Award Amounts: The maximum annual award is $2,000.

New York State Educational Opportunity Program

Facts: This program is funded by the state and managed through the financial aid departments as the colleges. Designed for those who are academically (and economically) disadvantaged students accepted into the program will receive counseling.

Award Amounts: Award amounts vary

Ohio College Grants

Ohio College Opportunity Grant

Facts: This program is funded by the state and managed through the financial aid departments as the colleges. Designed for those who are academically (and economically) disadvantaged students accepted into the program will receive counseling.

Award Amounts: Award amounts vary

Ohio Safety Officers College Memorial Fund

Facts: Providing grants to the dependent children and the spouses of police offers and firefighters who were unfortunately killed in the line of duty.  You must be enrolled either full-time or part-time at an Ohio state college or University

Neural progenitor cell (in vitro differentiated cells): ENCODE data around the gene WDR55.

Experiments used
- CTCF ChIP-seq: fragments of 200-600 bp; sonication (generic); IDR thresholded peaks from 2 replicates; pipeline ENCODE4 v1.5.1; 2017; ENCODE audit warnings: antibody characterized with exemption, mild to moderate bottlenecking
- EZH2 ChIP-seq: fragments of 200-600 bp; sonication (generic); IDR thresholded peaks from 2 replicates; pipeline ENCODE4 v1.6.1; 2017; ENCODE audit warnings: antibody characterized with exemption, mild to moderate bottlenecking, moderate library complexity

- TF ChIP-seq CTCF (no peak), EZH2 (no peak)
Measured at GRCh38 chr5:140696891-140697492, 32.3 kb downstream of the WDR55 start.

Award Amounts: Award amounts will cover the full tuition

Forever Buckeyes Program

Facts: This is actually not a grant but it’s more providing financial assistant to residents of Ohio who have left the state but are returning to attend college. Former residents of Ohio will have a reduced state tuition rates. Its intent is to make colleges and universities in Ohio more attractive.  

Award Amounts: Award amounts vary

New Jersey College Grants

Tuition Aid Grant

Facts: Available to high school students and undergraduate students in any field of study. This need-based grant has provided over $71,000 awards. The award limit varies according to type of school that the student plans to attend. Financial aid will need to be proven along with being a U.S. citizen who has lived in New Jersey for at least twelve months.

Award Amounts: It can range anywhere between the amounts of $2,318 to $10,468.

Educational Opportunity Grant Fund

Facts: Grant is for student who need additional beyond the Tuition Aid Grant. It’s to use for both undergraduate and graduate student for any educational expense. This includes books, fees, and room and board.  

Award Amounts: Those students who receive this grant are eligible for those amounts between $200 – $2,500.

POW/MIA Dependents Grants